It’s every content site owners dream to find every post you publish in the top 3 (if not top 1) of the SERPs. Perhaps you’re no stranger to this goal, so you have a solid SEO game plan to boost your visibility… or so you thought.

Green light from a keywords plugin? Check. Complete switch to HTTPS? Check. Loading time in under 2 seconds? Check. You were so confident that you followed all the best practices of SEO, but why is it still not working? Even your constant stream of daily 2,000 word articles did nothing to stop your website from losing visitors.

Whether you’re a beginner niche site builder or a veteran managing authority sites, it pays to learn about the core foundation of SEO: keyword research. Count on this guide to give you a complete walk through on how to find, monitor, and optimize keywords for your posts.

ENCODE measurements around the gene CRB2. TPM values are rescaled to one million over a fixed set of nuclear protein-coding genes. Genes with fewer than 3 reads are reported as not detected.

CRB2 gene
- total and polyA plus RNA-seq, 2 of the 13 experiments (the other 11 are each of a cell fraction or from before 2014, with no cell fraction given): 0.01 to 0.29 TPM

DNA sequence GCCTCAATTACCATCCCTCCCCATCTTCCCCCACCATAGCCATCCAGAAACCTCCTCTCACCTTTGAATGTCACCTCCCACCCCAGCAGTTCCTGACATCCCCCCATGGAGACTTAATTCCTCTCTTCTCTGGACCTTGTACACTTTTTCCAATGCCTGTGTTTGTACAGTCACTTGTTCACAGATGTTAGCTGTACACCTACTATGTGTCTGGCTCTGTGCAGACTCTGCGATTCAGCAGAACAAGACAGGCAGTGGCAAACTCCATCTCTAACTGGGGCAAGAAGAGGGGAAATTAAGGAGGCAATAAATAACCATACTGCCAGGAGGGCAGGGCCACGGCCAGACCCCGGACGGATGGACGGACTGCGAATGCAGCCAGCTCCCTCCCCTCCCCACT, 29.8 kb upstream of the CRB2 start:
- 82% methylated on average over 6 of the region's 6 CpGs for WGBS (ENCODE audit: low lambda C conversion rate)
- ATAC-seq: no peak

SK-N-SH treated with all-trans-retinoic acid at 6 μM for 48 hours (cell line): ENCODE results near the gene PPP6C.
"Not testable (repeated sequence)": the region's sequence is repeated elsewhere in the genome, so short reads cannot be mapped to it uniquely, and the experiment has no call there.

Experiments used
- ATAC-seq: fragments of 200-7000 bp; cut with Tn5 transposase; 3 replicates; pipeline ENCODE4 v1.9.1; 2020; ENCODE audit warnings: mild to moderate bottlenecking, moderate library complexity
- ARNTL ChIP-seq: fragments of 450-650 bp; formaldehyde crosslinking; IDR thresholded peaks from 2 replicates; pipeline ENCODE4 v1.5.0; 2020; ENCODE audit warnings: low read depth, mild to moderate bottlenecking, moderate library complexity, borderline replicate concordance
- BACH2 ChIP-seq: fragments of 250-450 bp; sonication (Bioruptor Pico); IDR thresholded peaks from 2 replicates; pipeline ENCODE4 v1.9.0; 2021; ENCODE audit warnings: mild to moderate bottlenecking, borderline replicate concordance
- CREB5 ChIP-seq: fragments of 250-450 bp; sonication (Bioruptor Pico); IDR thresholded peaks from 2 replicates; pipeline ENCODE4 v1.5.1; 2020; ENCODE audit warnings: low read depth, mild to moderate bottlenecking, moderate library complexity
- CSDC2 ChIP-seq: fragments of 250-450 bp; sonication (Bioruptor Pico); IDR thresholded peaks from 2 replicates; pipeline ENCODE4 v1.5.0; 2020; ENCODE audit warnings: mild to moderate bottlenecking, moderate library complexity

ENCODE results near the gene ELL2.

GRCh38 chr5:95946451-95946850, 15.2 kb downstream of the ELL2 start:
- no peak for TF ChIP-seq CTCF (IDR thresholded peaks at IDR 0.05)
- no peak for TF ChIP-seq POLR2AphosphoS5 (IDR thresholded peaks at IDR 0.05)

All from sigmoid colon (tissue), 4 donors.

In the later part of the article we will cover some of the nitty-gritty of what works to find low competition keywords in any niche.

1.What is a keyword?

Basically, a keyword is the totality of all terms entered by a user when he uses a search engine. If you typed in “how to find and analyze keywords” before finding this article, that entire phrase counts as a keyword. It also goes by the names key phrase, search word, or search term.

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The exact keyword used by readers are hard to predict, for it often varies according to a lot of behavioral factors. Take it from Google who revealed that 15% of all queries they process actually include terms that no one has ever searched before.

A quick heads up: in this guide, we’d only be exploring keyword research and analysis for Google. With a global market share of 90%, it has by far the most studied algorithm for creating SEO tactics. There are other search engines like Pinterest, Bing, DuckDuckGo, Amazon, YouTube, Yandex, Baidu or Ecosia, but maybe we’ll have time for that in another article.

2. What is keyword research?